Super Bowl XLVI: Patriots' Waters finally reaches NFL's biggest stage
After toiling in the trenches for 12 seasons, New England Patriots offensive lineman Brian Waters has finally made it to Super Sunday.
Waters signed with the Patriots before the season after toiling 11 years in Kansas City without winning a playoff game. He now has a chance to be part of a Super Bowl champion if New England can beat the New York Giants on Sunday.
"You just only get so many opportunities at it," said Waters, a six-time Pro Bowl player for the Chiefs. "I knew that as I got older, that the chances were getting slimmer and slimmer."
It's been quite a climb for the soon to be 35-year-old Waters.
"I'm happy for Brian," said backup lineman Nick McDonald. "Twelve years and he wins his first playoff game this year."
McDonald is at the opposite extreme, a seldom-used player with a shot at his second Super Bowl ring in his two seasons. He made the Packers as a free agent out of Grand Valley State in 2010, but was a healthy scratch in all 16 games and four postseason games. He played in six games with the Patriots this season, including two in the playoffs.
"The good luck charm," Waters called him.
Waters was 0-3 in the playoffs with the Chiefs, but he's 2-0 with the Patriots and surrounded by plenty of talent on the offensive line, with veterans Matt Light and Logan Mankins protecting Tom Brady's left side. Waters keeps defenders from coming up the middle at the star quarterback.
"We know that is a key part of being successful as a football team," Waters said, "to make sure that Brady stays clean and gets an opportunity to get the ball out to those special players that we have out there in the skilled positions."
The line has done a good job of that, limiting opponents to 32 sacks in the regular season and one in two playoff games.
New York's defensive linemen are healthier now and "are doing a lot more things as far as how they are scheming up and moving people around," Waters said.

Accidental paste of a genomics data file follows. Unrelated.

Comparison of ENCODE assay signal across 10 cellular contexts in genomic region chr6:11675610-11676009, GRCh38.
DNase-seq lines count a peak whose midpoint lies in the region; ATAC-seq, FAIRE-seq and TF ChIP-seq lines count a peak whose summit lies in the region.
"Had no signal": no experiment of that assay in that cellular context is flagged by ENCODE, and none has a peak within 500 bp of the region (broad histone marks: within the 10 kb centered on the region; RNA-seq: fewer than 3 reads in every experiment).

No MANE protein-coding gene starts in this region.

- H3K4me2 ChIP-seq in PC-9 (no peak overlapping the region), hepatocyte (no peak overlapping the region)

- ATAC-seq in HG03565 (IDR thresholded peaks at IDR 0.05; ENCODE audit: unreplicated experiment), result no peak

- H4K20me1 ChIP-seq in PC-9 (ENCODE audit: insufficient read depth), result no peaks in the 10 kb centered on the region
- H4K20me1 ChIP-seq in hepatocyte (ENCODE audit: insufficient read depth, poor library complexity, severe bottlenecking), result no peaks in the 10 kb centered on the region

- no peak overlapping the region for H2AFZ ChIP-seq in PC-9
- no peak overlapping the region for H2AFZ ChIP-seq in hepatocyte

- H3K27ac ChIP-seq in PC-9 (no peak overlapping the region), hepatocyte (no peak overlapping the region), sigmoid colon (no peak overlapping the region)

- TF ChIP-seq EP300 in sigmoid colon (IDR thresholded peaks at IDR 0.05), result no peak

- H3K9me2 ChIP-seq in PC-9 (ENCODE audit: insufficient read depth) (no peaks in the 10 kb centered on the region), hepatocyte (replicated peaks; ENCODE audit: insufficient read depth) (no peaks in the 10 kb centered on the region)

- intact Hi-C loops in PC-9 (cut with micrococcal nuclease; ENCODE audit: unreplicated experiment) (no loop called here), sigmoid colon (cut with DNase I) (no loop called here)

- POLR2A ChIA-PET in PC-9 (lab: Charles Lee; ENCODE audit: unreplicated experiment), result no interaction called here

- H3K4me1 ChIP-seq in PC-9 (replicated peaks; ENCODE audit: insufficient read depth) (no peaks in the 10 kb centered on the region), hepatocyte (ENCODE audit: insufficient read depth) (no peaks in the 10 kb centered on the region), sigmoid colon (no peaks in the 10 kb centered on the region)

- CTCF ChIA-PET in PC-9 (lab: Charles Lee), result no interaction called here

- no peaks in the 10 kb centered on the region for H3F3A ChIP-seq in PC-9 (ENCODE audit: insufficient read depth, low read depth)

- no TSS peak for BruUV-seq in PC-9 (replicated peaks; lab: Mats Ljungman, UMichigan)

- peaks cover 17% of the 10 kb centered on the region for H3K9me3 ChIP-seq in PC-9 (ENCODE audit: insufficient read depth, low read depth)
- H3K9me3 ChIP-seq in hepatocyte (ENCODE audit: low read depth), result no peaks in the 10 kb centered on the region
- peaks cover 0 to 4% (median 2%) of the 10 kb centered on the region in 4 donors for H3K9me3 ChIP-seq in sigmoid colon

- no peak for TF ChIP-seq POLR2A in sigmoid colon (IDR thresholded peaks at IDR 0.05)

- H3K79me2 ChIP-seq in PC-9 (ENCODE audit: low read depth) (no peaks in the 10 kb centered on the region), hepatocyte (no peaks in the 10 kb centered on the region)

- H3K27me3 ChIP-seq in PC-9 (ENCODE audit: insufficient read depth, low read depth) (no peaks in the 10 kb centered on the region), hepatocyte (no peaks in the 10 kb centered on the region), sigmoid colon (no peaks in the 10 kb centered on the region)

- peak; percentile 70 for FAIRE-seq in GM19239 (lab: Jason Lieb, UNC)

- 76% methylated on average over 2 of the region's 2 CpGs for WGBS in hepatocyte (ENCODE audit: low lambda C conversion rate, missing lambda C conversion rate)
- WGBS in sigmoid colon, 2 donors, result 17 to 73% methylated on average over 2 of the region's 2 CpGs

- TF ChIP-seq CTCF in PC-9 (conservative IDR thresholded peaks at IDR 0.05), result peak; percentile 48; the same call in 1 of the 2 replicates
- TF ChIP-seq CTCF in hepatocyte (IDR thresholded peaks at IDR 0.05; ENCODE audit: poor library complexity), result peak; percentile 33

But he's a knowledgeable veteran who studies the individual strengths and weaknesses of opponents. And he's a powerful blocker.
"One of the things that stands out is he's a really strong guy," Giants defensive tackle Chris Canty said. "He gets those hands on you and you're not really going anywhere."
Especially if he gets too tight a grip and the officials don't call a holding penalty.
The main thing to worry about when trying to beat his block?
"Him grabbing," said Linval Joseph, the Giants' other starting tackle. "I just have to try to stay out of his zone because he's really good at holding you down. He has really strong hands. He has a lot of experience, so he's very good at what he does. You try to keep his hands off you."
The Patriots went into training camp with an opening at right guard caused by the retirement of Stephen Neal. Dan Connolly was a candidate to start at that spot, but his chances dimmed when Waters arrived.
Still, Connolly embraced the Patriots' way of team first.
"One of the first guys that greeted me through the door was Dan Connolly," Waters said, "but he was one of the guys that I was going to be competing with for the job. That just showed that this team is all about team. It's not about individual stuff."
Connolly lost out on the spot at guard, but became the starting center when Dan Koppen suffered a season-ending knee injury in the opener.
"I have a great respect for Brian and when he came in I didn't see it as threatening at all," Connolly said. "The way it worked out I still got to play and he got to play, so everything worked out in the end."
On Sunday, they'll line up side by side, working hard to protect Brady and win a Super Bowl, a missing piece from Waters' exceptional career.
"Talking to other players who never got the opportunity to experience this, it's definitely something where a lot of guys feel a void, but you also have to take solace in that fact that not too many people get to play this game," Waters said.
Finally, he has his chance.